Zahrah the Windseeker
|Illustrator||Stephanie Cooper and Amanda Hall|
|Genre||Fiction, Historical Fiction, Fantasy|
|Published||2005 (HMCo Children's Books)|
|LC Class||PZ7.O4157 Zah 2005|
Zahrah the Windseeker (Houghton Mifflin, Sept 2005), written by Nnedi Okorafor, is one of a very small handful of young adult fantasy novels that incorporate the myths and folklore and culture of West Africa. It is the winner of the 2008 Wole Soyinka Prize for Literature in Africa. Okorafor was born in the United States to two Nigerian (Igbo) parents.
In the northern Ooni Kingdom, fear of the unknown runs deep, and children born dada are rumored to have special powers. Thirteen-year-old Zahrah Tsami feels like a normal girl, she grows her own flora computer, has mirrors sewn onto her clothes, and stays clear of the Forbidden Greeny Jungle. But unlike other children in the village of Kirki, Zahrah was born with the telling dadalocks. Only her best friend, Dari, isn't afraid of her, even when something unusual begins happening—something that definitely makes Zahrah different. The two friends determine to investigate, edging closer and closer to danger. When Dari's life is threatened, Zahrah must face her worst fears alone, including the very thing that makes her different.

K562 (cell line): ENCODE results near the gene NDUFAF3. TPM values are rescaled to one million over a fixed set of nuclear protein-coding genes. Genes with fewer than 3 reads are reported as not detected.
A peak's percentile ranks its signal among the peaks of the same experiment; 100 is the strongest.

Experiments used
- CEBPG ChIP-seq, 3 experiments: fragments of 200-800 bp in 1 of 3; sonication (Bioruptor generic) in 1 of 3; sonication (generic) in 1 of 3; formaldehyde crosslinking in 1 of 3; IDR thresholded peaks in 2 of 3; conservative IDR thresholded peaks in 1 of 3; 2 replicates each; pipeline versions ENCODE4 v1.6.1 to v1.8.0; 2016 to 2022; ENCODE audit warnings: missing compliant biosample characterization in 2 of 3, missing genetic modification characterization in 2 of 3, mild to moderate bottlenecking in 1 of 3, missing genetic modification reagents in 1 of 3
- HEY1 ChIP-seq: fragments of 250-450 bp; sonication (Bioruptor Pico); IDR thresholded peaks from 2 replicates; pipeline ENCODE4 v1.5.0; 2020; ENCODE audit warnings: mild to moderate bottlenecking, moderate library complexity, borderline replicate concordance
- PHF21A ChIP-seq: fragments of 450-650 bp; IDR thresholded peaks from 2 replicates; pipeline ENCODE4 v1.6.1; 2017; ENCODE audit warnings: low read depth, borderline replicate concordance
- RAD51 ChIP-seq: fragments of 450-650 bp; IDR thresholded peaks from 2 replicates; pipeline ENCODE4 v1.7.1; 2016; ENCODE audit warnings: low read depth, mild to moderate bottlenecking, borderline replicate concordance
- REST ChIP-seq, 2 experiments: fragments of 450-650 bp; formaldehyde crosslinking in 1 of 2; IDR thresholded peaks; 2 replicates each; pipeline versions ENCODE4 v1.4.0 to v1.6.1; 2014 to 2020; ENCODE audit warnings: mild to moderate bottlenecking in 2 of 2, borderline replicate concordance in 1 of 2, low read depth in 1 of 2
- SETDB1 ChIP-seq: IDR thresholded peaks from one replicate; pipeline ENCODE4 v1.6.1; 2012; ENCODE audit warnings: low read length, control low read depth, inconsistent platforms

- Silverman, Karyn N. (December 2005). "Zahrah the Windseeker". School Library Journal. 51 (12): 151.
- "Previous Winners". The Lumina Foundation, Wole Soyinka Prize for Literature in Africa. Retrieved 18 December 2013.
- "Zahrah the Windseeker". Kirkus Reviews. 73 (17): 980. 1 September 2005.
- Cabell, Arphelia K. (Jan–Feb 2006). "Zahrah the Windseeker". Black Issues Book Review. 8 (1): 61.
- Mattson, Jennifer (15 November 2005). "Zahrah the Windseeker". Booklist. 102 (6): 60.
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